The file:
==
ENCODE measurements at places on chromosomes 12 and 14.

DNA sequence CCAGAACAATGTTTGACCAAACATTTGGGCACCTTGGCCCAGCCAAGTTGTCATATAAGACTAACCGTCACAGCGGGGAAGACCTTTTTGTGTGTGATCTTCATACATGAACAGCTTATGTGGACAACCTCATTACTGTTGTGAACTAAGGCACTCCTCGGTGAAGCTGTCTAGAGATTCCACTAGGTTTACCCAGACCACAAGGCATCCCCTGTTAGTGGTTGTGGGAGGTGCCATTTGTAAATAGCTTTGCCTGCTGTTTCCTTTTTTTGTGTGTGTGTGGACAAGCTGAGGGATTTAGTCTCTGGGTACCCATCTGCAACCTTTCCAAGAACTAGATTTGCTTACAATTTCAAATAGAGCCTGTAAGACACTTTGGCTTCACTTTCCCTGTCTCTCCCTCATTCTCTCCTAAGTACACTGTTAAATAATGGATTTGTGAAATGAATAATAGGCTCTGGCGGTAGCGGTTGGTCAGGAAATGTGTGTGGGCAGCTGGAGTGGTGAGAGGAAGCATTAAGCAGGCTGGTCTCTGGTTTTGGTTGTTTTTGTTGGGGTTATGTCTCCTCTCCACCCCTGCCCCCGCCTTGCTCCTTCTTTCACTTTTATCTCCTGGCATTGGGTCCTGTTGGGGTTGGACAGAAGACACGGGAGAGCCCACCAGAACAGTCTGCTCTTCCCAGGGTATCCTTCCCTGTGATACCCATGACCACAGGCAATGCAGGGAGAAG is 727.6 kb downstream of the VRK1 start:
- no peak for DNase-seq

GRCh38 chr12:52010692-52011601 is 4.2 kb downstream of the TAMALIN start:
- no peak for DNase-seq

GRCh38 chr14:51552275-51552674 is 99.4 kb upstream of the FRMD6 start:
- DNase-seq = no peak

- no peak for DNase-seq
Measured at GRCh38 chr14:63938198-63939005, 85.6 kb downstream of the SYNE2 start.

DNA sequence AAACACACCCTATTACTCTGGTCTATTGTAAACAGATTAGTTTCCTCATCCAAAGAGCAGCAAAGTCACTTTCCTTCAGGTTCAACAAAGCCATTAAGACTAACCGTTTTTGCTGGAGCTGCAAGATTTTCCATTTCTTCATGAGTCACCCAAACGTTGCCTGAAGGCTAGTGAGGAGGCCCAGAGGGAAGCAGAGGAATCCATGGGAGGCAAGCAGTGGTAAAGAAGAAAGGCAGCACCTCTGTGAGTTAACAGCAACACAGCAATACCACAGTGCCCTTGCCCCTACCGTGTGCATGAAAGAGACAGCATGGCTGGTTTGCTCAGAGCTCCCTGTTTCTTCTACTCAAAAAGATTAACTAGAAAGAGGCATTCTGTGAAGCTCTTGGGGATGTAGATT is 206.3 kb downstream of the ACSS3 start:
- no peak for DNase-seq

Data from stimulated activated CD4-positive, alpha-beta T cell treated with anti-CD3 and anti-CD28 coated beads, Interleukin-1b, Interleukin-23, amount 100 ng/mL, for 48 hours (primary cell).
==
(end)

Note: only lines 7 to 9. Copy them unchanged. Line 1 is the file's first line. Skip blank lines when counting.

- DNase-seq = no peak

- no peak for DNase-seq
Measured at GRCh38 chr14:63938198-63939005, 85.6 kb downstream of the SYNE2 start.